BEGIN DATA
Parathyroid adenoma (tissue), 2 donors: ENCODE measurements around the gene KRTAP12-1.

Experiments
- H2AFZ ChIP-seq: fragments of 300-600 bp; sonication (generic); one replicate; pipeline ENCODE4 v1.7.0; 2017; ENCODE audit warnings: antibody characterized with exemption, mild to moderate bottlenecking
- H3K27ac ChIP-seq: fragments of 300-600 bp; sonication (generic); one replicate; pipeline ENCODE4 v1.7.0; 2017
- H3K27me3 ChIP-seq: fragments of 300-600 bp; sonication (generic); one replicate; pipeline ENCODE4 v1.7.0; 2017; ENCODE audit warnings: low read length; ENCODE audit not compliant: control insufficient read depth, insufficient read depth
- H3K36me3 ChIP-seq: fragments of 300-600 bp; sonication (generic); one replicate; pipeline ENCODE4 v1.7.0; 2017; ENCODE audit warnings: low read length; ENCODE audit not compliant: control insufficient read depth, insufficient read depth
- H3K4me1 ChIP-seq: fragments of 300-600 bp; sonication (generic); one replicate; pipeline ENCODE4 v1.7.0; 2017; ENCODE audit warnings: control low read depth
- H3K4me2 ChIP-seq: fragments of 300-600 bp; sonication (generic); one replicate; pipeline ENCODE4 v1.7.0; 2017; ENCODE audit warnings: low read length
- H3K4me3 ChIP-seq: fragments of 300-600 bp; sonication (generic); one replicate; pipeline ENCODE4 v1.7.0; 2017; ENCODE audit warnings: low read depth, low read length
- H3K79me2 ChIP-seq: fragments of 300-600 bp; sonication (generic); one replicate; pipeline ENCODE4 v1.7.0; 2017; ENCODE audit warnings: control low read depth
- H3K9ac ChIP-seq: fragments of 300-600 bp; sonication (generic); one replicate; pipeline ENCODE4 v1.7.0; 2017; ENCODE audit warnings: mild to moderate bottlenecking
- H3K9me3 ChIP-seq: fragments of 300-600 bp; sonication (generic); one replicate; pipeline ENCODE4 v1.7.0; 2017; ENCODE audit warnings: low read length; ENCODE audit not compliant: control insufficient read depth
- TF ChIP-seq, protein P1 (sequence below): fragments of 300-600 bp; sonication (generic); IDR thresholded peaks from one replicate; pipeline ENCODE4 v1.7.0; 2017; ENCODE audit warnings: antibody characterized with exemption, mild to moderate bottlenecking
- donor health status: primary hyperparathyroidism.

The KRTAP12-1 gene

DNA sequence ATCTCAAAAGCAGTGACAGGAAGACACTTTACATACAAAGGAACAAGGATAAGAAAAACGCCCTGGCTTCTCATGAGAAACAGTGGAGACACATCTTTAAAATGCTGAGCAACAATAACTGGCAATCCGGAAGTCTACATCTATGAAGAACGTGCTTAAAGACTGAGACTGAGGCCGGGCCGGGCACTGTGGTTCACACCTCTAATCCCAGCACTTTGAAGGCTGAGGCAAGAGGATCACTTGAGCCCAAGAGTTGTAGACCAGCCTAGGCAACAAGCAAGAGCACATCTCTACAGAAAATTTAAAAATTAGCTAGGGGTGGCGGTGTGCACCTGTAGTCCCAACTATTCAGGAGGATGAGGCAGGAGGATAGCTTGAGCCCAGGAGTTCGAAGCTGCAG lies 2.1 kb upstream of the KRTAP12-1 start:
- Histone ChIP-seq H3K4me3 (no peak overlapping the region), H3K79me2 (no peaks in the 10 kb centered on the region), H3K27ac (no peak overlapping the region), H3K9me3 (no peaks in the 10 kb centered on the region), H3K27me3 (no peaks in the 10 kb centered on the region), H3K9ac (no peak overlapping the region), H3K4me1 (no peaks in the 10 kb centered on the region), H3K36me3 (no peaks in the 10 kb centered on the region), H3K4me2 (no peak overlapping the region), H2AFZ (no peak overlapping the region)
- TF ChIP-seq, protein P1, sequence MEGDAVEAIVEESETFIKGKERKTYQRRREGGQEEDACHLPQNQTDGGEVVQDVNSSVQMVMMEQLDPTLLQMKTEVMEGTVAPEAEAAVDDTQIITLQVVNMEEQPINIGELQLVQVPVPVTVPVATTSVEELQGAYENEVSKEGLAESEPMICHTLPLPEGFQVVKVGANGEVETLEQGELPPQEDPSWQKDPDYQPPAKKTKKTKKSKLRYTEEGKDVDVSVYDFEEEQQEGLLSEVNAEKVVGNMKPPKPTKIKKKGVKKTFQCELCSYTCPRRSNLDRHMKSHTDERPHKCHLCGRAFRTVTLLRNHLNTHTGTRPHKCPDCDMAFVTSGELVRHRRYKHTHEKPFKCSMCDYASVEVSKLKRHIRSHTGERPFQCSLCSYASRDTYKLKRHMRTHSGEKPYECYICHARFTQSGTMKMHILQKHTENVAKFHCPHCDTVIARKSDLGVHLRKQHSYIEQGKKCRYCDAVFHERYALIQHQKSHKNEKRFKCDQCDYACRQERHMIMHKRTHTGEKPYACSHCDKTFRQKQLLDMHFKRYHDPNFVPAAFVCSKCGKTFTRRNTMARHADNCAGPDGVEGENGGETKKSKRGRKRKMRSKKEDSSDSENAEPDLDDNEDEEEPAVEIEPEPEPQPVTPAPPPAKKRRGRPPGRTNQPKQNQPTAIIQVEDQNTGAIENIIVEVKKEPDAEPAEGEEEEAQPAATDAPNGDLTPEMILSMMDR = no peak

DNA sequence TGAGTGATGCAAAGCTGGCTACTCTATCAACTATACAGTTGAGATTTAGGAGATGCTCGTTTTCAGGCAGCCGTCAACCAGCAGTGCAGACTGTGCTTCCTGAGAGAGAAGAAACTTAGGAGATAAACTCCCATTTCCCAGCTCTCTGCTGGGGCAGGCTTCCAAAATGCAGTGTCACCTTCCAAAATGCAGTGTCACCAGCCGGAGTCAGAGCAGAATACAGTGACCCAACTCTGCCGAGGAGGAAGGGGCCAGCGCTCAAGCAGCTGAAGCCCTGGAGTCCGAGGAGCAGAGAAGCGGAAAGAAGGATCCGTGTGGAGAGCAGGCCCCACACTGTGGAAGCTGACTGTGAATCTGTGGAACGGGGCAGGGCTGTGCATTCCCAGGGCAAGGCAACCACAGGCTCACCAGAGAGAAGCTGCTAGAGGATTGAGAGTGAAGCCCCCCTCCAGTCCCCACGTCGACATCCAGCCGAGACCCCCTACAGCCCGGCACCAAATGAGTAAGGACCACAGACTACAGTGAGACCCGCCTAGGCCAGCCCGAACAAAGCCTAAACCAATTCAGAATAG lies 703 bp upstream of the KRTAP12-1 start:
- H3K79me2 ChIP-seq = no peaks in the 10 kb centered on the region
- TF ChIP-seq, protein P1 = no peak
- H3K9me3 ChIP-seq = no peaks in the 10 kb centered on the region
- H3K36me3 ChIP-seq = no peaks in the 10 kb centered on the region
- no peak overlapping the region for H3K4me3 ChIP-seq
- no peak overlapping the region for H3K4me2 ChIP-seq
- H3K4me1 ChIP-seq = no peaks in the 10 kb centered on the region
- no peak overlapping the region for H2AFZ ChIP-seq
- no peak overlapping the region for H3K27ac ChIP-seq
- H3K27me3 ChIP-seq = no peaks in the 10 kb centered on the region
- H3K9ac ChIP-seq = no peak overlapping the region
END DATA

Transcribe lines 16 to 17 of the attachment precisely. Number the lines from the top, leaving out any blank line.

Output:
DNA sequence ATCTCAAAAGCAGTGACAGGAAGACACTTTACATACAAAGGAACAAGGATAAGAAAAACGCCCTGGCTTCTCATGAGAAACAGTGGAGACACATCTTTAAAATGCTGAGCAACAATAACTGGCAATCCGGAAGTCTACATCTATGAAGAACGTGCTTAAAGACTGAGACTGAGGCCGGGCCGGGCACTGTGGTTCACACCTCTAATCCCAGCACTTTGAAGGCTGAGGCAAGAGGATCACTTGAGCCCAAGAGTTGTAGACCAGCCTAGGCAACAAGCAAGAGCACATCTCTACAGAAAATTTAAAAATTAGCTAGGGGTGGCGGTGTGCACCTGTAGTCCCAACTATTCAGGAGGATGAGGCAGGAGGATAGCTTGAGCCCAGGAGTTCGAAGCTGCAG lies 2.1 kb upstream of the KRTAP12-1 start:
- Histone ChIP-seq H3K4me3 (no peak overlapping the region), H3K79me2 (no peaks in the 10 kb centered on the region), H3K27ac (no peak overlapping the region), H3K9me3 (no peaks in the 10 kb centered on the region), H3K27me3 (no peaks in the 10 kb centered on the region), H3K9ac (no peak overlapping the region), H3K4me1 (no peaks in the 10 kb centered on the region), H3K36me3 (no peaks in the 10 kb centered on the region), H3K4me2 (no peak overlapping the region), H2AFZ (no peak overlapping the region)